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October, 2007

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Bonnie Sandler
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Safety is not negotiable
Let’s talk about it
Bonnie Sandler, S.W.
Individuals affected by Alzheimer’s Disease and Related Disorders (AD/RD) gradually lose the ability to perform tasks of daily living. This, combined with memory loss and poor judgment skills, adds up to an accident waiting to happen. Safety precautions need be taken and homes altered to accommodate the person with AD/RD.
Safety suggestions
Declutter the home. A confused mind will feel more at ease in a simple environment that allows space to easily move about. Large, heavy, decorative items should be removed so they won ’t fall onto a person if bumped into. Tuck away electrical wires to avoid trips that can sometimes pull down a lamp or TV, causing injury to the person.  Electrical sockets should be covered. Some individuals are disturbed by their reflection; if so, mirrors need to be covered. Glass furniture may not be easily visible to those with Alzheimer ’s Disease. Tablecloths and books on coffee tables could solve this problem.
Make pacing safe. Arrange a circular path for walking if at all possible. Area rugs should be removed since they  cause many accidental falls.Closed shoes are better than open slippers.
Sliding glass doors need attention as well. You can place coloured tape or decorative decals across the glass at eye level, and hang thin drapes over the doors. All doors should be locked and have alarms installed on them. Locks should be placed high on the door since Alzheimer sufferers tend not to look upwards. Doors can be disguised with decorative wallpaper or pictures. Special door handle covers can prevent the opening of a door.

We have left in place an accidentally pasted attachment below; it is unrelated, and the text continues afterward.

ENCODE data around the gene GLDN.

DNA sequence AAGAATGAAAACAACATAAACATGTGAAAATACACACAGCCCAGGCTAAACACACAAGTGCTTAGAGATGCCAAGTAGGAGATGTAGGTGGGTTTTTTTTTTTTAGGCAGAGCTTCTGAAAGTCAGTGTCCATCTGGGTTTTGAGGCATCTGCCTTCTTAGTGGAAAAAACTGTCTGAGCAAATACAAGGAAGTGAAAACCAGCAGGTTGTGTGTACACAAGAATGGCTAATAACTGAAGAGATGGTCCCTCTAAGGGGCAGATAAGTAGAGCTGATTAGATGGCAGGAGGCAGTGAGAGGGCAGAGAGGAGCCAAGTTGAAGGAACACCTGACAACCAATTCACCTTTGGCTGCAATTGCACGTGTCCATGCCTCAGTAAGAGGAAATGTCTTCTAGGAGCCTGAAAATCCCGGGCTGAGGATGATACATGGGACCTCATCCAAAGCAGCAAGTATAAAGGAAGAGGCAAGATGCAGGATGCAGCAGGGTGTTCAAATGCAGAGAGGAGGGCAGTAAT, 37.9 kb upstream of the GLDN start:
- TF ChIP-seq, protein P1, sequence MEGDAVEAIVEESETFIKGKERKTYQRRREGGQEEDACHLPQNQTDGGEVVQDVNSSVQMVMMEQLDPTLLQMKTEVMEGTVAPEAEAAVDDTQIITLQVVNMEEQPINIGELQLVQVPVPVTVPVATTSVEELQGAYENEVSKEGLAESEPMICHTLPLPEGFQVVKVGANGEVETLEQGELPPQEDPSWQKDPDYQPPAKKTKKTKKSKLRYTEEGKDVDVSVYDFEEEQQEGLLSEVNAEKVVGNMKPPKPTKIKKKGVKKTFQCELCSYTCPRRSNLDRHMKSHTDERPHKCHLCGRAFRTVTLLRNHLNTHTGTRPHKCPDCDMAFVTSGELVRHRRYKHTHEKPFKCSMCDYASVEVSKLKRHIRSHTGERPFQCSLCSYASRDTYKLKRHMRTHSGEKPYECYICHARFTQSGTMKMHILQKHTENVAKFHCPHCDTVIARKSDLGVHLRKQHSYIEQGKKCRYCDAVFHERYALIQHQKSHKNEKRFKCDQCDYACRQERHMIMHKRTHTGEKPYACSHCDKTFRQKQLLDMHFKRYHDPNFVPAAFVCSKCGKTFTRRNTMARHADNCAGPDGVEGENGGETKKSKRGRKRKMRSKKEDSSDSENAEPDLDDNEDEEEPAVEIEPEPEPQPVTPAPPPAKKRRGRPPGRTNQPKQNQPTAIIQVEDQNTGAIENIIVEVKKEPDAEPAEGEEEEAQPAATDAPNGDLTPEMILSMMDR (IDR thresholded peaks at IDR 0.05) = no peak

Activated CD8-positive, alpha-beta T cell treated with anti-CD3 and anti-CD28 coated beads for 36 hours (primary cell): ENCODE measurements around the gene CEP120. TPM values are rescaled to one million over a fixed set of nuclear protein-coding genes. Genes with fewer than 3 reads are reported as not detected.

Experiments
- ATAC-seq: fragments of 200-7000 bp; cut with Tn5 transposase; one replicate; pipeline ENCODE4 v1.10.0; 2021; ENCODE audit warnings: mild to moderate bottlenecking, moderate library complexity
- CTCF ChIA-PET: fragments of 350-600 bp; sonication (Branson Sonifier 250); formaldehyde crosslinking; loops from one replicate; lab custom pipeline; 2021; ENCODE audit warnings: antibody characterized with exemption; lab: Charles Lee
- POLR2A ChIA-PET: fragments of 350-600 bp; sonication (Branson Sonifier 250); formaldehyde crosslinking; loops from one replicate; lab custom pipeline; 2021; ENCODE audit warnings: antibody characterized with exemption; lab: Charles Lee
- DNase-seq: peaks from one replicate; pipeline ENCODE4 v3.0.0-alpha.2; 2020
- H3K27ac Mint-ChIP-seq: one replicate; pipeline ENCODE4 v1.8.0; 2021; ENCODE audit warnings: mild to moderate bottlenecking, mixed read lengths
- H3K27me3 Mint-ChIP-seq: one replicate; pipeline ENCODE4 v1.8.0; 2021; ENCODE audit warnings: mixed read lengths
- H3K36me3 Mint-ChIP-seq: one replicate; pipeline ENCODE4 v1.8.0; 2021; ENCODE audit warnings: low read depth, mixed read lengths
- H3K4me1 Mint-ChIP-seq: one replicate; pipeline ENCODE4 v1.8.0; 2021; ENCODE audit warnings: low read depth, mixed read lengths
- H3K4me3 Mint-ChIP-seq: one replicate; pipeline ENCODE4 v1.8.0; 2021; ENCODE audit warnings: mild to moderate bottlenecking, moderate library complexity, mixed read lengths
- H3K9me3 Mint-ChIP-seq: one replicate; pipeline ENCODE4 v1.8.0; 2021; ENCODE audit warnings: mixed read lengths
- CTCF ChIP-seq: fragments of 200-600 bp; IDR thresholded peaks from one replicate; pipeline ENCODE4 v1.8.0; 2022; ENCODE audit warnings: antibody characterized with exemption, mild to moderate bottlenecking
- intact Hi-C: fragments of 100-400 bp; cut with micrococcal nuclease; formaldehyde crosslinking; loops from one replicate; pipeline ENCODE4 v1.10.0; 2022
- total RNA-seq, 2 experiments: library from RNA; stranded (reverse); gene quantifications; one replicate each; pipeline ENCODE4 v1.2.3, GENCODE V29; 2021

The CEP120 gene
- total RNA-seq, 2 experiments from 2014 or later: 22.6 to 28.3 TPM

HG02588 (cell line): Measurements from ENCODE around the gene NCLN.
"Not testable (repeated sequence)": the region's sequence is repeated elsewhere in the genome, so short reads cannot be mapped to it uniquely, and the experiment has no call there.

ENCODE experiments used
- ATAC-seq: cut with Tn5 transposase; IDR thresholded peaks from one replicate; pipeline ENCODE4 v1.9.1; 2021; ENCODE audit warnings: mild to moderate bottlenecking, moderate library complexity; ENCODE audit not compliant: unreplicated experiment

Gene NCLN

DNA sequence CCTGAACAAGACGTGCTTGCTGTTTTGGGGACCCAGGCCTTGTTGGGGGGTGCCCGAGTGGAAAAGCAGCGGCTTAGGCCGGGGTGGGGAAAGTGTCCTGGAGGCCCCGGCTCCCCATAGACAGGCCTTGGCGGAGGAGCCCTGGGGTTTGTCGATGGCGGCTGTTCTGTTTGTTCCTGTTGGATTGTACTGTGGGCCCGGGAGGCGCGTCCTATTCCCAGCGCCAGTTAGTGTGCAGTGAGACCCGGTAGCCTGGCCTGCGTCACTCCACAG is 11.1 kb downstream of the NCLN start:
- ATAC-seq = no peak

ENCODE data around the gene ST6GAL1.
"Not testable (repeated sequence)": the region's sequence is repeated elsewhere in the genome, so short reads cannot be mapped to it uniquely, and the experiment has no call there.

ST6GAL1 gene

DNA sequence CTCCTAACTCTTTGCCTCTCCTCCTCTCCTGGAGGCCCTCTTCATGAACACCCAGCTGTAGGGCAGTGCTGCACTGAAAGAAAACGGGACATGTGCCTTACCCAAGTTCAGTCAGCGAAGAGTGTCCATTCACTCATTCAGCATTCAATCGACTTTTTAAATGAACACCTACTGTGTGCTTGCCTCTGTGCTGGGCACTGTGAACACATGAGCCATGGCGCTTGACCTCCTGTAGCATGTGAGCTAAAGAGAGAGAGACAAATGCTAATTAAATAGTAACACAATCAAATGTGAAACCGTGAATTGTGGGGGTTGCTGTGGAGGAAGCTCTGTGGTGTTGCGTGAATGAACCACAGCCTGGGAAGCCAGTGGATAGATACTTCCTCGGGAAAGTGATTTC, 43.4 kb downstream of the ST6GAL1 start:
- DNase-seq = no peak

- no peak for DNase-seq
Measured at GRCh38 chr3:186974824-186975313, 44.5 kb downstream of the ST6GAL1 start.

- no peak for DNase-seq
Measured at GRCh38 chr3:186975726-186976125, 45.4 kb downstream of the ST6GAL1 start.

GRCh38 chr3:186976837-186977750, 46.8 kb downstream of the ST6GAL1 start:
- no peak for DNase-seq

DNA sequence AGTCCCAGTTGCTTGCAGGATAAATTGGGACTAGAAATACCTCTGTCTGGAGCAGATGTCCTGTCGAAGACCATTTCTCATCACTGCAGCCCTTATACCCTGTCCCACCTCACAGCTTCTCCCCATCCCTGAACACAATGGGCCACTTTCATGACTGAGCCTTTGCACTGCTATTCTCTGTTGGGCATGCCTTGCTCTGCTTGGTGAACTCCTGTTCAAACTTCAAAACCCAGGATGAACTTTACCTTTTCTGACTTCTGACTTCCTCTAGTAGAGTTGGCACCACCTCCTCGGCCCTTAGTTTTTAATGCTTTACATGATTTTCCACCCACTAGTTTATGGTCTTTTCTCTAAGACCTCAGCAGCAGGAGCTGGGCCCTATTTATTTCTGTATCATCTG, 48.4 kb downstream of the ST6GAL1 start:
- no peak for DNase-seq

Secure the bathroom. There should not be a scatter bath rug. A rubberized bath mat is necessary for the shower/bath. A colourful towel hung over the side of the bathtub will help pronounce the bath and its height. An occupational therapist is the professional to consult regarding placement of handle bars in the shower. Medicine cabinets should be locked; even Velcro closures can work. A person with AD/RD may have difficulty seeing white soap, in a white dish, on a white sink. Colours are helpful. The same applies to the toilet. A coloured toilet seat, maybe a cushioned one in case of a bathroom fall, is advisable. Do not leave out shampoos and other such bottles that may be mistaken for something to drink. A person can suffer burns from very hot water. A plumber can regulate the hot water in your home to a safe temperature.
An easy path to the bathroom with cued direction, such as fluorescent floor tape, may be needed. A bedroom night light is advisable as well as a light in the bathroom if the bathroom is used during the night.
Lock kitchen cupboards. Sharp objects need to be stored in locked drawers. The kitchen cupboard where toxic cleaning supplies are stored needs to be locked as well. Safety hooks are easy to find in hardware stores.
Secure appliances and furniture. Some individuals may need to have a side rail installed on their bed. Dials should be removed from the stove and oven. Appliances such as coffee makers should have automatic shut-offs.
As you can see from these safety suggestions, the list is quite long. The adjustments you make to your home will depend on the needs and abilities of the person you are caring for. Safety precautions need serious attention and are not negotiable.
Send your questions and comments to: b.sandler@sympatico.ca


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